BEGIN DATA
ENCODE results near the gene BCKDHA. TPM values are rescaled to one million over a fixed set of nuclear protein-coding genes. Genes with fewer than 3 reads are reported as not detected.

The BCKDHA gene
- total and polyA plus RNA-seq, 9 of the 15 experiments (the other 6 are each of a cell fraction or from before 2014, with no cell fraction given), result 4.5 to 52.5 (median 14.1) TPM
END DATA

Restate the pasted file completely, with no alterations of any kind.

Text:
ENCODE results near the gene BCKDHA. TPM values are rescaled to one million over a fixed set of nuclear protein-coding genes. Genes with fewer than 3 reads are reported as not detected.

The BCKDHA gene
- total and polyA plus RNA-seq, 9 of the 15 experiments (the other 6 are each of a cell fraction or from before 2014, with no cell fraction given), result 4.5 to 52.5 (median 14.1) TPM